The cause wherefore this offence was made felony, is for that the good course and effect of the statutes of laborers were thereby violated and broken. Now, (says my Lord Coke) all the statutes concerning laborers, before this act, and whereunto this act doth refer, are repealed by the statute of 5. Eliz. Cap. 4. whereby the cause and end of the making of this act, is taken away; and consequently this act is become of no force or effect: for cessante ratione Legis, cessat i’psa Lex: And the indictment of felony upon this statute must contain, that those Chapters and Congregations were to the violating and breaking of the good course and effect of the statutes of laborers; which now cannot be so alleged, because the statutes be repealed. Therefore, this would be put out of the charge of justices of peace, written by Master Lambert, p. 227.
This quotation confirms the tradition of old Masons, that this most learned Judge really belonged to the ancient Lodge, and was a faithful brother.”
Comment: The above post-scripted quote referred to the Sir Edward Coke ~ [Cook] ( 1 February 1552 – 3 September 1634) who they believed was a Free-Mason; and who also adhered to the traditions of old Masons and the ancient Lodge.
The General Regulations Constitution:
Page 58: “GENERAL REGULATIONS… And now, by the Command of our said Right Worshipful GRAND-MASTER MONTAGU, the Author of this book has compar’d them with, and reduc’d them to the ancient Records and immemorial Usages of the Fraternity, and digested them into this new method, with several proper Explications, for the Use of the Lodges in and about London and Westminster.”
Comment: Here we see Anderson and the committee of fourteen commenting on the General Regulations, not their History or their Charges, just the General regulations, which was a separate Constitution. This too dealt with the old Records, but they did take certain liberties with regard to a “new method” regarding General Regulations. I do hope the reader of this article can see the difference between each of these sections or Constitutions. No where in the history section or Constitution was this claim made.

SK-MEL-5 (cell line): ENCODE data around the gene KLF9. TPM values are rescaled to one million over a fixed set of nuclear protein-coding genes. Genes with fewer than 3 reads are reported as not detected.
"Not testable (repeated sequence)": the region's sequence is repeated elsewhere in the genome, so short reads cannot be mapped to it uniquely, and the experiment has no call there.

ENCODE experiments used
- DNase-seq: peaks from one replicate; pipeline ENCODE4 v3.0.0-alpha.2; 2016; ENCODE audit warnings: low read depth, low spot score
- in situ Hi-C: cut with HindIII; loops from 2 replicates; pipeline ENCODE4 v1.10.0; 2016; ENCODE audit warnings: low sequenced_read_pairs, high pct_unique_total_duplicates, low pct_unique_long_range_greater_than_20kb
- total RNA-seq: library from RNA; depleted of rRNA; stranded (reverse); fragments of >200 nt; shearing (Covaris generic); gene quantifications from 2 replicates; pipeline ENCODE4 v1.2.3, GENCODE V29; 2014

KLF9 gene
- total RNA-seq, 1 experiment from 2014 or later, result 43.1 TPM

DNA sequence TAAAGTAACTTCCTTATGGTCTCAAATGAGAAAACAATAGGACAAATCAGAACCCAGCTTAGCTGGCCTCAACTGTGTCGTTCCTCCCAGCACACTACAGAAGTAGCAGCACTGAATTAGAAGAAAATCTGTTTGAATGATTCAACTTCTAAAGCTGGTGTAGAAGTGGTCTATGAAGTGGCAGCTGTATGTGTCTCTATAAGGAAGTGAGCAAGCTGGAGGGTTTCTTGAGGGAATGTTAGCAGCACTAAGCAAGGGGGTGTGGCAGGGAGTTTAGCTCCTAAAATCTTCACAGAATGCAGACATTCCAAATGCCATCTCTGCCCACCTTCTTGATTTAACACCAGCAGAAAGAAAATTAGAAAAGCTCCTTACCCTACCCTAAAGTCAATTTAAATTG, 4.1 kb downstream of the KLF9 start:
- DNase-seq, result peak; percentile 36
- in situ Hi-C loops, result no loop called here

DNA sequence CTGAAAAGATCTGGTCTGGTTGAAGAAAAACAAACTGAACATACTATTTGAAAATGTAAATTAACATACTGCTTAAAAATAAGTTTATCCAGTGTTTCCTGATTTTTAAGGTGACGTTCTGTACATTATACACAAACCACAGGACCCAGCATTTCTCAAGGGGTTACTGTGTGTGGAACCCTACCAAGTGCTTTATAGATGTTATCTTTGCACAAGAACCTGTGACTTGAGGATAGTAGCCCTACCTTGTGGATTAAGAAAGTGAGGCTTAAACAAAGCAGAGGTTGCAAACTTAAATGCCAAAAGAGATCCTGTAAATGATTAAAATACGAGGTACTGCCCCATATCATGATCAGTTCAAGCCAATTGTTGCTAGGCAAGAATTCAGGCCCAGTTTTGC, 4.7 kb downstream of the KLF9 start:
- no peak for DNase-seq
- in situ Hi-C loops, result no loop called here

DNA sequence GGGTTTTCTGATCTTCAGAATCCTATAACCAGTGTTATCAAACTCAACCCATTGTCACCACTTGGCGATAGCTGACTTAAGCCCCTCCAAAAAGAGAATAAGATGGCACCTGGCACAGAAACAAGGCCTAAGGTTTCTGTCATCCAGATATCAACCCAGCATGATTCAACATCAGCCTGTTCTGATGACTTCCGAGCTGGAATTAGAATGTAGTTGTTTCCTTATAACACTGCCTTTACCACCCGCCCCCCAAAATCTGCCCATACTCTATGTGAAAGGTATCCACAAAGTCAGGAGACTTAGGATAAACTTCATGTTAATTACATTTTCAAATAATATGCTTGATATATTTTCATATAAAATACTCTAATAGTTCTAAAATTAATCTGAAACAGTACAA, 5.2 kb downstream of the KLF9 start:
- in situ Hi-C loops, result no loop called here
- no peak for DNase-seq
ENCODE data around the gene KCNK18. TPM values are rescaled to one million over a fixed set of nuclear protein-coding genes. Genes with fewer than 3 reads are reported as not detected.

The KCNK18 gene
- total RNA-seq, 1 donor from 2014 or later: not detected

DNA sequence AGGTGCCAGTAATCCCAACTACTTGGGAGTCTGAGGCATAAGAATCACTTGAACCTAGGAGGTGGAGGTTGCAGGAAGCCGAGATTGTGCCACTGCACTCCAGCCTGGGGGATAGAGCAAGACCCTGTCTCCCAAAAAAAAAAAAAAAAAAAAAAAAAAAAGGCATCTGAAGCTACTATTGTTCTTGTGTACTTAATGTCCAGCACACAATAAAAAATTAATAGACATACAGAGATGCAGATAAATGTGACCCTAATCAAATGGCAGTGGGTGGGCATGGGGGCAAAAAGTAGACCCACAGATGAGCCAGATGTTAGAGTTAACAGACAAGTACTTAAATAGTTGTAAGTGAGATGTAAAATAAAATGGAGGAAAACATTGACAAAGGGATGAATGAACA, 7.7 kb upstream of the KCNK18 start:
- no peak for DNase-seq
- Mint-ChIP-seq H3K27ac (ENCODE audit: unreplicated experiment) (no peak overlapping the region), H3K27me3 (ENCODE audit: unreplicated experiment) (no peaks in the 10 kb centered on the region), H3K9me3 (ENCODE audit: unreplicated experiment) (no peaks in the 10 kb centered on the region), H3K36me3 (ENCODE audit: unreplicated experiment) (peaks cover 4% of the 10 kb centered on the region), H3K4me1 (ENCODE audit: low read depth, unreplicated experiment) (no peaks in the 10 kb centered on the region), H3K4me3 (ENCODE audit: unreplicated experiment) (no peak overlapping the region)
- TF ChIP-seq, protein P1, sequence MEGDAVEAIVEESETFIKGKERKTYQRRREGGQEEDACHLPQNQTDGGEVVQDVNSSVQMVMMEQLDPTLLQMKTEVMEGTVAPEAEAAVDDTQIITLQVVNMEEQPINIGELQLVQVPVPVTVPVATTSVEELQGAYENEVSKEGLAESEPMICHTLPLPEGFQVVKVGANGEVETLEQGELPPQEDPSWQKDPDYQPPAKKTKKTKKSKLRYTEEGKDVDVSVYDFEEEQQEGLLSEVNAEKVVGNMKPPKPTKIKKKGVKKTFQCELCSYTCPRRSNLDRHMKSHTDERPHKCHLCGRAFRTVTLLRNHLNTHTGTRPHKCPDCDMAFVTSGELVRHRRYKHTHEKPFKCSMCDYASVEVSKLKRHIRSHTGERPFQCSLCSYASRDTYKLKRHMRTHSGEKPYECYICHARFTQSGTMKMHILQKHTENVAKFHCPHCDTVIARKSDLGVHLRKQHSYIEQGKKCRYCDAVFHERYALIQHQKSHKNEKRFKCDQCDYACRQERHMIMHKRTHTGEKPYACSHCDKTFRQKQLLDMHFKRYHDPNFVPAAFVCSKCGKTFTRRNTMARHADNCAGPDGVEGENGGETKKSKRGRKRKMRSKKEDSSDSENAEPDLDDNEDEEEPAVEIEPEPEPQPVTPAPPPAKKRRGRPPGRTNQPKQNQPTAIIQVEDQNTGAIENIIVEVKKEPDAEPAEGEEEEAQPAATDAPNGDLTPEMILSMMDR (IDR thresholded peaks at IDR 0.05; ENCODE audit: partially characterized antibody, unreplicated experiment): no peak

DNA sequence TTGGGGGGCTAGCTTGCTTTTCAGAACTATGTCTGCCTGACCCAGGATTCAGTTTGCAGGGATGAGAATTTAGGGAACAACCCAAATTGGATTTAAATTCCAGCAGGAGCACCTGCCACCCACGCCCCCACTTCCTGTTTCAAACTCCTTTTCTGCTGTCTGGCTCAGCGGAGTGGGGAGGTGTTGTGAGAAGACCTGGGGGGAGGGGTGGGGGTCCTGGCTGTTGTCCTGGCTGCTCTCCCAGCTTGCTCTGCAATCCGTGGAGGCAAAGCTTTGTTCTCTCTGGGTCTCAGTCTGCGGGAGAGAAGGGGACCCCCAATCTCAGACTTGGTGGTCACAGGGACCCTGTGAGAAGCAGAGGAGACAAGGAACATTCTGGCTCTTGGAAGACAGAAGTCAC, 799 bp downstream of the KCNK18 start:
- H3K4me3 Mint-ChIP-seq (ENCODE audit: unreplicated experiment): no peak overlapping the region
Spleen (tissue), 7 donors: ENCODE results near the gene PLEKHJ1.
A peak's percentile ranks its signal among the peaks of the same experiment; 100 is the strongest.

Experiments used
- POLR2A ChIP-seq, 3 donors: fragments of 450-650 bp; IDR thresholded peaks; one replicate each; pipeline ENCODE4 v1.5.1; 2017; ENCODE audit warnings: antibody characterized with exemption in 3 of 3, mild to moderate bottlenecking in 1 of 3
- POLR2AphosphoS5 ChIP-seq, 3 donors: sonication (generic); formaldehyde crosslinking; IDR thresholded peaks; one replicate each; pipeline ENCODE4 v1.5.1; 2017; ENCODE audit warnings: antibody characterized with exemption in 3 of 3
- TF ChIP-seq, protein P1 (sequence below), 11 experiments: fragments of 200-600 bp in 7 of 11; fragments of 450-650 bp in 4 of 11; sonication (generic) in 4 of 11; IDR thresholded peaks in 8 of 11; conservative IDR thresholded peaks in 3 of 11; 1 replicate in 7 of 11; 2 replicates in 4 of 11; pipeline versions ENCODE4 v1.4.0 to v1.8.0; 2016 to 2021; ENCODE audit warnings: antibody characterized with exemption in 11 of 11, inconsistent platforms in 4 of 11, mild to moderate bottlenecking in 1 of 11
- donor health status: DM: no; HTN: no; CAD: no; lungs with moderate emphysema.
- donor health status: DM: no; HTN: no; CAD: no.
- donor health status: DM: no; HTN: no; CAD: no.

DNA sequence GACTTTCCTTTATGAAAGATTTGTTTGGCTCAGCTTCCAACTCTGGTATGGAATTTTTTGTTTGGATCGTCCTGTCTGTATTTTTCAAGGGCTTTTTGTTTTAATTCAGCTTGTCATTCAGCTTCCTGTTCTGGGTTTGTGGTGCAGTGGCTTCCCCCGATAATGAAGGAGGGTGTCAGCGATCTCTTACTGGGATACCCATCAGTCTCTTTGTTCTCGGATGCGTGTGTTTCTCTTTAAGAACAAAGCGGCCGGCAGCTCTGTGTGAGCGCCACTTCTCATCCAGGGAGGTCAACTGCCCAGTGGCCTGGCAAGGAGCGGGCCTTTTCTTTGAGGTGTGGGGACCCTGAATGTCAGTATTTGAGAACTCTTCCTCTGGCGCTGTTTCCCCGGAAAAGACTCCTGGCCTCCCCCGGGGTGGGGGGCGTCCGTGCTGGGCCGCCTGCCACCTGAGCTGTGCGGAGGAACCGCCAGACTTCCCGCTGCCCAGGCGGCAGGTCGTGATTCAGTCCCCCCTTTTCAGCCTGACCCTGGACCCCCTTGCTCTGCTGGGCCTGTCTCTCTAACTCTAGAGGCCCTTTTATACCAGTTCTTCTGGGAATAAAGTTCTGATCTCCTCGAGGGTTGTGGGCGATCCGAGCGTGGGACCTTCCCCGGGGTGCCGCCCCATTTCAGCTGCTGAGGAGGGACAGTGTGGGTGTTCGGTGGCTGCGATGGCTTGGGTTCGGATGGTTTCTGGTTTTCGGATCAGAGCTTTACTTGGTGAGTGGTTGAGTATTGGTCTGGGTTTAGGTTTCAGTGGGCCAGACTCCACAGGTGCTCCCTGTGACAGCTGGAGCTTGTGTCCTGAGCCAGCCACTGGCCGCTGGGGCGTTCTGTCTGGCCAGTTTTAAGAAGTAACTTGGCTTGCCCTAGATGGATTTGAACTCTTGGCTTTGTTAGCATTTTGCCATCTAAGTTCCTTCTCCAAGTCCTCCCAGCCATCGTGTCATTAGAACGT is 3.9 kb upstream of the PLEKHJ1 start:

Page 72: “Upon this the Deputy shall rehearse the Charges of a Master, and the GRAND-MASTER shall ask the candidate, saying, Do you submit to the Charges, as Masters have done in all ages?”
Comment: Take note of the highlighted section above, which referred to Masters in all ages; again I write, Masons during this period were only following the traditions from earlier periods.
Page 73: “APPROBATION… And WHEREAS the old Constitutions in England have been much interpolated, mangled and miserably corrupted, not only with false Spelling, but even with many false Facts and gross Errors in History and Chronology, through Length of Time, and Ignorance of Transcribers, in the dark illiterate Ages…”
Comment: Here we see the reason for the compilation of the new Constitutions, which was because the old Constitutions had become corrupted. I have heard the term new Constitutions used several times in the book; therefore, they referred to their work as a new Constitution not the “first” Constitutions, as many pundits of Masonic history have misapplied.
History of Masonry Songs:
Page 75-90: “THE MASTER’S SONG, OR THE HISTORY OF MASONRY… THE WARDEN’S SONG: OR ANOTHER HISTORY of MASONRY. COMPOS’D Since the most noble Prince PHILIP Duke of WHARTON was Chosen GRANDMASTER… THE FELLOW-CRAFTS SONG: By our Brother CHARLES DELAFAYE Esg;… THE Enter’d PRENTICES SONG. By our late BROTHER Mr. MATTHEW BIRKHEAD, deceas’d…”
Comment: For the sake of time and space, I combined the last music section into one segment. Needless to say, I could easily go on and on to make my point; but let me just write that the music within the 1723 Constitutions of Free-Masons only confirms what was written in earlier sections and by myself in this analysis. Which is, Anderson, the committee of fourteen and the other signers of this work felt deeply about maintaining the Masonic tradition of adhering to the old doctrine. In no way did they believe they were starting anything new, other than those issues explicitly written about; like in the General Regulations. These songs were written by a variety of Masons, which are listed above, including Anderson, who wrote “The Master’s Song.”
So what did I learn by dissecting the 1723 Constitutions of Free-Masons? Well, first and foremost, I learned that an improper revisionist agenda has been propagated against Masonry for decades, if not longer. When the 1717 fairy tale began is not certain? Yet, by dissecting the 1723 Constitutions of Free-Masons, the document these revisionist pundits claim proved their point that Freemasonry began in 1717, I learned their allegation is unsupportable. Throughout the document, the authors repeatedly wrote that they were simply compiling a new Constitutions, which was based on old Constitutions, and old Records; some of which came from France, Rome (Latin) and Greece. It can be easily assumed that the authors of the 1717 Constitutions of Free-Masons took great care in researching their historical roots. And during the discovery process they discovered many historical errors, which they readily admitted to and did their best to correct. In no way did these men take their work lightly; rather, they understood the gravity of the task and sought out all available information to help create a new, not a “first,” beginning for Masonry in England.